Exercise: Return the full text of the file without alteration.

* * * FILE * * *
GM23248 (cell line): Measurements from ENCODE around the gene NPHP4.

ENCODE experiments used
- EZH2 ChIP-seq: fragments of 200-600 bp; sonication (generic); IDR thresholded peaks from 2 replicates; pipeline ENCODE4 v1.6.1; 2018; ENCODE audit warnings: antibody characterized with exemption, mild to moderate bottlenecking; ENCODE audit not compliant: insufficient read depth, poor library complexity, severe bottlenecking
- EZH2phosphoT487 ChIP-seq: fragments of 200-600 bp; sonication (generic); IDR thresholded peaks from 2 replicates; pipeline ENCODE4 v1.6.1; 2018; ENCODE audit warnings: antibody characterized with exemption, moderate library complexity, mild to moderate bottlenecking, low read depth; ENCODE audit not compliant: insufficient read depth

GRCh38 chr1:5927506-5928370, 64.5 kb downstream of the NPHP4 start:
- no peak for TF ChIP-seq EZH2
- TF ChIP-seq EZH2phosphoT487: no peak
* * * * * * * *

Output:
GM23248 (cell line): Measurements from ENCODE around the gene NPHP4.

ENCODE experiments used
- EZH2 ChIP-seq: fragments of 200-600 bp; sonication (generic); IDR thresholded peaks from 2 replicates; pipeline ENCODE4 v1.6.1; 2018; ENCODE audit warnings: antibody characterized with exemption, mild to moderate bottlenecking; ENCODE audit not compliant: insufficient read depth, poor library complexity, severe bottlenecking
- EZH2phosphoT487 ChIP-seq: fragments of 200-600 bp; sonication (generic); IDR thresholded peaks from 2 replicates; pipeline ENCODE4 v1.6.1; 2018; ENCODE audit warnings: antibody characterized with exemption, moderate library complexity, mild to moderate bottlenecking, low read depth; ENCODE audit not compliant: insufficient read depth

GRCh38 chr1:5927506-5928370, 64.5 kb downstream of the NPHP4 start:
- no peak for TF ChIP-seq EZH2
- TF ChIP-seq EZH2phosphoT487: no peak